The Wire

News

Tony Conrad dies aged 76

Drone pioneer and Theatre Of Eternal Music member dies at 76. Read Richard Henderson's cover feature about Tony Conrad in The Wire 170 over at Exact Editions

Tony Conrad died on 9 April in Hospice Buffalo, Cheektowaga, after a battle with prostate cancer, reported The Buffalo News. He was 76 years old.

Conrad is often referred to as the pioneer of drone music in the West. But when he moved to New York City in the early 1960s, he also got heavily involved in film. The Flicker (1966), for example, is often cited as a central work in structuralist cinema. But Conrad was a composer and improvisor as much as he was a film maker. He was an early member of The Theatre Of Eternal Music alongside John Cale, Angus MacLise, La Monte Young and Marian Zazeela. Also referred to as The Dream Syndicate, The Theatre Of Eternal Music carried out long duration experiments in sustained noise and just intonation. In 1976 Conrad became a faculty member of the Univeristy of Buffalo's media studies department, where he remained up to his death.

The team behind Tyler Hubby’s documentary film-in-progress Tony Conrad: Completely In The Present posted the following comment on Facebook on 9 April: “Dear Friends, We have learned that Tony passed away today. Although this news is not surprising it is nonetheless sad and unsettling. This is a post we never wanted to write. A world without Tony in it seems inconceivable. He was one of the great stars in the cosmos but sometimes only seen by those who knew where to look. [...] Tony always took us to the edge of reason and now he has expanded beyond that. He will be dearly missed but never, ever, ever forgotten.”

Conrad was born on 7 March 1940, in New Hampshire. He attended music school in Harvard, but ended up receiving a degree in higher mathematics because, as he told Richard Henderson in The Wire 170, “the place wasn’t suitable for anything else”. After graduating, he moved to New York. “I arrived in New York and began to hang out with La Monte Young,” he continued. “I came to find out what the scene was like. There were so many interesting people working there, so I had to be there and find out. I had met La Monte some time before, but I found out about Fluxus when I moved to the city.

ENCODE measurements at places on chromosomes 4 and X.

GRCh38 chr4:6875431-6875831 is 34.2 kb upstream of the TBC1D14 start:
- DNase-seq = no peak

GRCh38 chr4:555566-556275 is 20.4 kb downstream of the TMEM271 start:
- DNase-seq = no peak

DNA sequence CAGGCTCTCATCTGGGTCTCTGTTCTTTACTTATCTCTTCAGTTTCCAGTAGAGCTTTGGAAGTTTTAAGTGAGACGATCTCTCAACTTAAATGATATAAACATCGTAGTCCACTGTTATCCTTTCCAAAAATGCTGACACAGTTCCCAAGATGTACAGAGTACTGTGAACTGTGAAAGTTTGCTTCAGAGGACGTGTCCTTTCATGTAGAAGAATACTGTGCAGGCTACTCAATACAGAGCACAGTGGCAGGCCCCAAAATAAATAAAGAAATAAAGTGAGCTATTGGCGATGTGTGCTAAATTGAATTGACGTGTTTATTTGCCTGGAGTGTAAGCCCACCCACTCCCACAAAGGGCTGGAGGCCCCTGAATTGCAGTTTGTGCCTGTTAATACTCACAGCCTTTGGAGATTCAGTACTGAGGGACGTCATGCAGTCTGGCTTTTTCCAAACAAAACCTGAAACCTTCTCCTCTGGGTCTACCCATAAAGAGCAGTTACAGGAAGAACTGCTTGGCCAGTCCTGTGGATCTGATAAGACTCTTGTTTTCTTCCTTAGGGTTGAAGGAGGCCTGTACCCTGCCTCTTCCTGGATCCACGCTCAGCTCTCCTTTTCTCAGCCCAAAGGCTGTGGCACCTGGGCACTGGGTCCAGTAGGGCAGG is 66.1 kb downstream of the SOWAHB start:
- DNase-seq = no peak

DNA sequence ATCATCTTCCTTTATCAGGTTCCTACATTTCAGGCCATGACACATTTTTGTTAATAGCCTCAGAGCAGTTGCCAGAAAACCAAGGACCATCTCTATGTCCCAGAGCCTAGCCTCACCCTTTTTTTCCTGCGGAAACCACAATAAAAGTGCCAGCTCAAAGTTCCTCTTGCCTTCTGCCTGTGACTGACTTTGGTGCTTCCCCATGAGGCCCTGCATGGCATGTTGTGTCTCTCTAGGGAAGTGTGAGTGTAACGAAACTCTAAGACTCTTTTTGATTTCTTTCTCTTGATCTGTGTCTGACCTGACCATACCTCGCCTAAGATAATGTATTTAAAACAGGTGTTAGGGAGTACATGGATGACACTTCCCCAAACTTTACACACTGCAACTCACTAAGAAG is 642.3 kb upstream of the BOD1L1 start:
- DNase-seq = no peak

Conrad on the cover of The Wire 170

“The people I encountered then were opposed to the institutions of high culture from the ground up. I mean, they were ready to tear the goddamn thing apart and throw it in the trash!

“On the other hand,” he added, “there were artists emerging from 1950s Abstract Expressionism who believed that the art gesture was what led to art in its most expressive and coherent form. [...] In that context, starting off to reinhabit the territory of sound was a way of entering into a cultural scene that had been swept clear in some respects, both by John Cage and by the efforts of diverse artists who were interested in music. [...] To revive the territory of sound took a lot of guts and directness and emotional investment.”

Richard’s feature goes on to explain that Conrad was ”instrumental in introducing [John] Cale to Lou Reed, to the extent of offering a name for the latter duo's new group, culled from the title of a pulp fiction paperback which Conrad had found on a New York sidewalk: The Velvet Underground”.

From 1965 onwards, after leaving The Dream Syndicate, Conrad focused on films. He worked as a technical advisor and sound engineer for the late Jack Smith on films like Flaming Creatures.

In 1973 Conrad collaborated with the German group Faust on Outside The Dream Syndicate. He went on to compose a series of pieces for amplified strings, which can be heard on his albums Early Minimalism Volume One (1997) and Slapping Pythagoras (1995). he has also collaborated with the likes of Charlemagne Palestine, Genesis P-Orridge, Keiji Haino, Jim O'Rourke and C Spencer Yeh, among others.

“By minimal music,” Conrad explained to Richard Henderson, “I'm talking about music that involved tonality and a sense of particular modes that turned up again and again; rhythm as a basis for repetitive metrical form in one of many ways; loops and extended durations; long pieces with middles, but no endings and no beginnings, conveying a sense in the overall structure of the piece that the onset and the climax had much less to do with the music than the conditions in the middle of the piece.”

You can read Richard Henderson’s cover feature about Tony Conrad over at Exact Editions.

Conrad is survived by his wife Paige Sarlin and son Ted Conrad.